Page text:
Singles: Flirt Up Your Life Hands-On Preview
This relationship game promises to be a much racier version of The Sims.
Singles: Flirt Up Your Life is a game about scoring, and we don't mean in the rack-up-as-many-points-as-possible kind of way. You may have heard about this relationship game, which comes off as a much racier imitation of The Sims. In it, you control young, hot singles who are in the never-ending pursuit of--let us just say--a good time with each other. And given that Singles was developed in Europe, there are certainly expectations on this side of the Atlantic for something much more risqué than The Sims. Thankfully, we've had the chance to get some hands-on time with the game shortly before its US release--if you know what we mean.
In Singles, you'll basically control a pair of roommates who are living together, and the challenge will be to get them to go from being roommates to bedmates. To begin, you have to select your couple by choosing from a selection of female and male singles. Unlike The Sims, you won't be able to make a character in Singles, so you'll have to settle with the ones that the game provides for you. There's a decent selection, from the sleek and sultry Natasha to the nerdish Bert. Each character has certain personality traits, and some will pair up better with others. However, part of the game's challenge will certainly be to try to make the seemingly incompatible pairs work. And while the game defaults to male-female pairs, you can attempt same-sex pairs, since there is a single lesbian character and a single gay male.
There are several different gameplay modes in the game, including an interactive tutorial, a story mode, and a free-loft mode that allows you to basically create and furnish a loft from scratch, much like you can design a house in The Sims.
Like in The Sims, relationship-building is a long and involved process. Your singles won't just jump into bed with each other, so you'll have to constantly nurture their relationship and slowly build up to each physical milestone. The couple will start off as friends, and you can alternate control of each single to get one to try to interact with the other. The interaction starts off lighthearted, with lots of joke-telling and talking, but eventually you can move on to making out, cuddling, and other risqué behavior.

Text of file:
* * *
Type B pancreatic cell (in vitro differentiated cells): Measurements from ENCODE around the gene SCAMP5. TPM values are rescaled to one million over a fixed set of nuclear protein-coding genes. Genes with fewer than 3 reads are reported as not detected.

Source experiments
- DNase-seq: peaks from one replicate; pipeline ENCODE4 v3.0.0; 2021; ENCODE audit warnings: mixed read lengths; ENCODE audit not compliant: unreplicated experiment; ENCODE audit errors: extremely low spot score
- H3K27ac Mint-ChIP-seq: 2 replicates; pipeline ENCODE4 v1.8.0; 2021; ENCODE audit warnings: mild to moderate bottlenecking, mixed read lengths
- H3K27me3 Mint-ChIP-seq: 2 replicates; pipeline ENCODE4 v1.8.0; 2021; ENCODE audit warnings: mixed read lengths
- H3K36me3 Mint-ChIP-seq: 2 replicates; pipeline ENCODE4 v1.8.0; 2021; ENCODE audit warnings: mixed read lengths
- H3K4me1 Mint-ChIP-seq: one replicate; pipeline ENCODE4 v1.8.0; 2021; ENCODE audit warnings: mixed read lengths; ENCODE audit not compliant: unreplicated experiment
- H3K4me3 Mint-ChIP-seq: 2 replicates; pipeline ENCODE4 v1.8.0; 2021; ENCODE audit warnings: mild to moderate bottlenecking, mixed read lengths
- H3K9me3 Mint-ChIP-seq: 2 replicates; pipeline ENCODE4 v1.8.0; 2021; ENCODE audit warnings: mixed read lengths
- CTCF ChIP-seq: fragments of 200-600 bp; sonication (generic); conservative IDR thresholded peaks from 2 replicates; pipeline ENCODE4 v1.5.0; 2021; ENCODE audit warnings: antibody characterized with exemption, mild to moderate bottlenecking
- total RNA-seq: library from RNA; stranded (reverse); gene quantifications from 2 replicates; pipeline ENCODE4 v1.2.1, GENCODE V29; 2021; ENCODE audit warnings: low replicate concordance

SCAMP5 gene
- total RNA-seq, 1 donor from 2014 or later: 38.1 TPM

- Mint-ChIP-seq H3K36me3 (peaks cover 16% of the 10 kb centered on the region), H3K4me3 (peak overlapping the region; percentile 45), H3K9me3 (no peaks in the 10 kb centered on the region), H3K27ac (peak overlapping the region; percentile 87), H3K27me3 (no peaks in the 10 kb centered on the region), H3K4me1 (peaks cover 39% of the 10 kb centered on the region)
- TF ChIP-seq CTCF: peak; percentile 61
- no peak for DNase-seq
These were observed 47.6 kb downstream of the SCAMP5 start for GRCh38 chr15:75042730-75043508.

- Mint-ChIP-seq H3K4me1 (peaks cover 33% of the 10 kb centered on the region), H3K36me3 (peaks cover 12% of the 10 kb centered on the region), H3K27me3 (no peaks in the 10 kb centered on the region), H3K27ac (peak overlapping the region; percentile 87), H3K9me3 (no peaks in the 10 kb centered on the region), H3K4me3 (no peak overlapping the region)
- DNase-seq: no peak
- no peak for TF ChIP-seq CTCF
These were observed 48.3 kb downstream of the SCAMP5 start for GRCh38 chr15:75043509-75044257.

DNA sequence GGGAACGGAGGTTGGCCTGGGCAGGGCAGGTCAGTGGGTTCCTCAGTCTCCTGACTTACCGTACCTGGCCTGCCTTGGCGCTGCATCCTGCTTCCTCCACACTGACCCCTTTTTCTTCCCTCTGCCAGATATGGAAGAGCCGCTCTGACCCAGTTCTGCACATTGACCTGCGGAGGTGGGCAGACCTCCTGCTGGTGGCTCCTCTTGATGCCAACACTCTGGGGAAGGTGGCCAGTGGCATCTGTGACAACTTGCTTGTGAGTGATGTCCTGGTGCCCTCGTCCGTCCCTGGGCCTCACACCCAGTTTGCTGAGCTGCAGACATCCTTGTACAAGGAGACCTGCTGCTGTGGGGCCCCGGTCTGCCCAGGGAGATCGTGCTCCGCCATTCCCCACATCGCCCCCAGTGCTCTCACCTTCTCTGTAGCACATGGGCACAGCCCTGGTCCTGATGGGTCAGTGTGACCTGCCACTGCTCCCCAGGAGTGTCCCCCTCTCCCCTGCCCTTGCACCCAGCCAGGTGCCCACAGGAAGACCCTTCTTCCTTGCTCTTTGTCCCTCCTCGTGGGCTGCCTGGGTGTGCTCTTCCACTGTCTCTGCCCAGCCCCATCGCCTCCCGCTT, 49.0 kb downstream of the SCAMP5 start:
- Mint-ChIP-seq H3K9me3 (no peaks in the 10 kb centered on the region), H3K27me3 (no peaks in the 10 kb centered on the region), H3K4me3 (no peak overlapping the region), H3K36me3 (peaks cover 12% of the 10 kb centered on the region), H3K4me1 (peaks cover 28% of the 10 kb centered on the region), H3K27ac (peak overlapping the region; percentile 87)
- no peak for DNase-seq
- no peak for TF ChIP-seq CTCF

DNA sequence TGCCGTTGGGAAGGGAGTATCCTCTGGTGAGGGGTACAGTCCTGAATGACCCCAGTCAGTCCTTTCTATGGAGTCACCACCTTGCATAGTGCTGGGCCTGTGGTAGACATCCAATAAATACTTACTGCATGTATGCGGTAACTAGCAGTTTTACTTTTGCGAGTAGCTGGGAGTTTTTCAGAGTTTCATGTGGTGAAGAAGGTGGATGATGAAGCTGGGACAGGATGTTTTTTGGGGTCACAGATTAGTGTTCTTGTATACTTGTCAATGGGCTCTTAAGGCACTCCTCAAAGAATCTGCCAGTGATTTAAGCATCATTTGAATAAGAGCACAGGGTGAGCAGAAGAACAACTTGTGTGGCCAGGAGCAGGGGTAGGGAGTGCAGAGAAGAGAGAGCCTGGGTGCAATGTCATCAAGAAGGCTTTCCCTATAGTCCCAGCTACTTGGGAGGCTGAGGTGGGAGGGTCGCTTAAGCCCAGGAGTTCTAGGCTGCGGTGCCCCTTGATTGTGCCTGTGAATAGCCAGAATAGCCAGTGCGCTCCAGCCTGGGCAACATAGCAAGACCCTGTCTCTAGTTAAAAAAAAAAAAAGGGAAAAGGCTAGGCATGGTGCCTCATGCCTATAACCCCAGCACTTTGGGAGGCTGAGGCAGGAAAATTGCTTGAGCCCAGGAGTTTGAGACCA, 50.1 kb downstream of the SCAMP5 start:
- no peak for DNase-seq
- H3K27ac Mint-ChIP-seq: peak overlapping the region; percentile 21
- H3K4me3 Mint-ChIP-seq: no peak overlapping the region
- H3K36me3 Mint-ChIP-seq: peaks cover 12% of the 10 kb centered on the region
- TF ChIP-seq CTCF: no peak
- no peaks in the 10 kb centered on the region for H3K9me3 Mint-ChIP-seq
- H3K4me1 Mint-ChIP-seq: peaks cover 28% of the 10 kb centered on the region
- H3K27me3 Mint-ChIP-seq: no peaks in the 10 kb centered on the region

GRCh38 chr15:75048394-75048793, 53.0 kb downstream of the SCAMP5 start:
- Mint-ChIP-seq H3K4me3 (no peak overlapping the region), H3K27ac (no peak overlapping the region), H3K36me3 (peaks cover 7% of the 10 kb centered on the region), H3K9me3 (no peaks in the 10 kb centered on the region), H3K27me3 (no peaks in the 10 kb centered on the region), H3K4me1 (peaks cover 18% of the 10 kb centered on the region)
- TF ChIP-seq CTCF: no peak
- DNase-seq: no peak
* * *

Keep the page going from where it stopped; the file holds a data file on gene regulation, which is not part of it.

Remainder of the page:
To progress, though, you have to make sure that each of your singles is happy. As in The Sims, you have to monitor hunger, comfort, happiness, and energy levels, to name but a few. If a single is hungry, it's time for him or her to eat. If a single is sad or lonely, then he or she needs to interact with another single. Once these needs are sated, you have to then monitor each single's various relationship meters. Depending on how your singles interact, their meters may raise in the areas of romance, fun, or friendship (to name but a few). To make out in bed, for example, you need to make sure that both singles' romance and sensuality meters are at a certain level. But beware, because there's also a trouble meter that measures discord among your singles. If a single is in a bad mood because he or she is tired or hungry--and if the roommate hasn't done his or her chores (like take out the trash, for example)--then there's a possibility that the perturbed single will snap and subsequently throw a tantrum. If a single throws enough tantrums, then the game ends and you lose.
To complicate things further, singles have full-time jobs that earn them money. You can use money to buy food or presents, but, most importantly, you can buy better furnishings with it. Though you won't be able to design a house from scratch like you can in The Sims, you do have the ability to modify the design of your loft. Singles comes with building and design tools very similar to those in The Sims, so you can extend walls, put in windows and doors, and apply a wide variety of wallpaper and floorings. There's also a ton of different furnishings to buy, and a resultant lush pad will make your singles feel a lot better about themselves. The good news is that while your singles have to spend a lot of time at work, the game does model weekends (which are sorely lacking in The Sims). So if you don't have a lot of time to work on a relationship during the workweek, you can devote the weekend to patching things up between your singles.
The game uses a 3D graphics engine that allows you to both swing the camera around and zoom in on all the game's action. The graphics are very sharp, and the singles are rendered in beautiful detail. You can dress them up in various outfits, and they can go prancing around in their underwear even. Be forewarned that there is nudity in the game, though it isn't total full-frontal nudity, since the groin areas are covered up by leaves (of all things). Your singles also speak in what sounds like a European version of simlish, the gibberish language used in The Sims.
You won't have to wait long to try out Singles for yourself, because GameSpot DLX will premiere the free trial version of the game this weekend. And you will only be able to purchase the game online, as it is rated AO for "adults only" and most retailers refuse to sell AO-rated games. Singles will definitely appeal to older fans of The Sims, but perhaps the most surprising thing about the game is that it's not about one-night stands. Relationships in Singles involve a lot of emotional investment and devotion, though the game certainly promises a bigger payoff for when the relationships pan out.
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